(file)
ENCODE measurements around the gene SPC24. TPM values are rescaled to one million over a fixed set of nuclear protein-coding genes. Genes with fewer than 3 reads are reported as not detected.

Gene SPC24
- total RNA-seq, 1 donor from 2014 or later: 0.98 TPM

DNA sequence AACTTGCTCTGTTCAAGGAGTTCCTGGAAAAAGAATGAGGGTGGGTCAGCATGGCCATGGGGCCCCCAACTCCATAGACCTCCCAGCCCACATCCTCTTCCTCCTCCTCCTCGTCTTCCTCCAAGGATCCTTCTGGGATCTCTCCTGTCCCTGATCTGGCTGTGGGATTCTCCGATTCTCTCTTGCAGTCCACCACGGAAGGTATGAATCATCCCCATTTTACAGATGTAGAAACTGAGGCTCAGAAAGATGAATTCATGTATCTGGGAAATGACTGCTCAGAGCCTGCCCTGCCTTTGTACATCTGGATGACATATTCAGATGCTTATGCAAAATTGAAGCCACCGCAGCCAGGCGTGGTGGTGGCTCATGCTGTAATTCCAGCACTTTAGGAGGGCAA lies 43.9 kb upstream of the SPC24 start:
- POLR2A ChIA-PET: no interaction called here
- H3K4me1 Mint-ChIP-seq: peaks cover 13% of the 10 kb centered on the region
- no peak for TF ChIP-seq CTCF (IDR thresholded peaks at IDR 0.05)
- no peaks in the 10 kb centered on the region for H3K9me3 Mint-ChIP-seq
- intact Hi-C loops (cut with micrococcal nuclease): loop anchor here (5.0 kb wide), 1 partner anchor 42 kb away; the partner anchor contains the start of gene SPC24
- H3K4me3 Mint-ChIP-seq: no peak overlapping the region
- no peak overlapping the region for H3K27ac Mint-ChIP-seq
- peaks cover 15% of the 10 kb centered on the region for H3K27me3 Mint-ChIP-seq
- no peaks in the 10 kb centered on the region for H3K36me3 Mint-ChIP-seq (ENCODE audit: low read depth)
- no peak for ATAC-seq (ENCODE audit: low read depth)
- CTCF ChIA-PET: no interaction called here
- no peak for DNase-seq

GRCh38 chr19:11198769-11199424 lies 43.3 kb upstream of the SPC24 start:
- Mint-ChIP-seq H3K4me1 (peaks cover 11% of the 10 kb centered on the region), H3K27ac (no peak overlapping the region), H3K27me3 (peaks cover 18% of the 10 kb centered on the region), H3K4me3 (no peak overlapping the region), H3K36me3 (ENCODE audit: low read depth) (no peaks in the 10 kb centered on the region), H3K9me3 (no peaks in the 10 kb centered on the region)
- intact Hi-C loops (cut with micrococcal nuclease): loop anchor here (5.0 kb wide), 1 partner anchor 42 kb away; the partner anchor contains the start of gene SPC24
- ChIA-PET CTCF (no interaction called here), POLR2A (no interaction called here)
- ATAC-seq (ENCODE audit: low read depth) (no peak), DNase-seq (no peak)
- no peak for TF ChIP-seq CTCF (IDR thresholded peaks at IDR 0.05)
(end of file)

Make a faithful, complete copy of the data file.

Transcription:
ENCODE measurements around the gene SPC24. TPM values are rescaled to one million over a fixed set of nuclear protein-coding genes. Genes with fewer than 3 reads are reported as not detected.

Gene SPC24
- total RNA-seq, 1 donor from 2014 or later: 0.98 TPM

DNA sequence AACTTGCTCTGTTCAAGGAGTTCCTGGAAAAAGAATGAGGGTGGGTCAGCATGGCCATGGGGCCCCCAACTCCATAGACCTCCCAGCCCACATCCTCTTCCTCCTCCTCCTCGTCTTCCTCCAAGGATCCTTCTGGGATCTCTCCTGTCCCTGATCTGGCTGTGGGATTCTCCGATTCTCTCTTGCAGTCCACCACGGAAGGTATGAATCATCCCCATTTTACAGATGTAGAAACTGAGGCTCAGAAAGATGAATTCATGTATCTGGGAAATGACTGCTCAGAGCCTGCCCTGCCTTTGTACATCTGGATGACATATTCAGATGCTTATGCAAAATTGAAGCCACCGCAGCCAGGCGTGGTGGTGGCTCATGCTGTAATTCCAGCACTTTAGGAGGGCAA lies 43.9 kb upstream of the SPC24 start:
- POLR2A ChIA-PET: no interaction called here
- H3K4me1 Mint-ChIP-seq: peaks cover 13% of the 10 kb centered on the region
- no peak for TF ChIP-seq CTCF (IDR thresholded peaks at IDR 0.05)
- no peaks in the 10 kb centered on the region for H3K9me3 Mint-ChIP-seq
- intact Hi-C loops (cut with micrococcal nuclease): loop anchor here (5.0 kb wide), 1 partner anchor 42 kb away; the partner anchor contains the start of gene SPC24
- H3K4me3 Mint-ChIP-seq: no peak overlapping the region
- no peak overlapping the region for H3K27ac Mint-ChIP-seq
- peaks cover 15% of the 10 kb centered on the region for H3K27me3 Mint-ChIP-seq
- no peaks in the 10 kb centered on the region for H3K36me3 Mint-ChIP-seq (ENCODE audit: low read depth)
- no peak for ATAC-seq (ENCODE audit: low read depth)
- CTCF ChIA-PET: no interaction called here
- no peak for DNase-seq

GRCh38 chr19:11198769-11199424 lies 43.3 kb upstream of the SPC24 start:
- Mint-ChIP-seq H3K4me1 (peaks cover 11% of the 10 kb centered on the region), H3K27ac (no peak overlapping the region), H3K27me3 (peaks cover 18% of the 10 kb centered on the region), H3K4me3 (no peak overlapping the region), H3K36me3 (ENCODE audit: low read depth) (no peaks in the 10 kb centered on the region), H3K9me3 (no peaks in the 10 kb centered on the region)
- intact Hi-C loops (cut with micrococcal nuclease): loop anchor here (5.0 kb wide), 1 partner anchor 42 kb away; the partner anchor contains the start of gene SPC24
- ChIA-PET CTCF (no interaction called here), POLR2A (no interaction called here)
- ATAC-seq (ENCODE audit: low read depth) (no peak), DNase-seq (no peak)
- no peak for TF ChIP-seq CTCF (IDR thresholded peaks at IDR 0.05)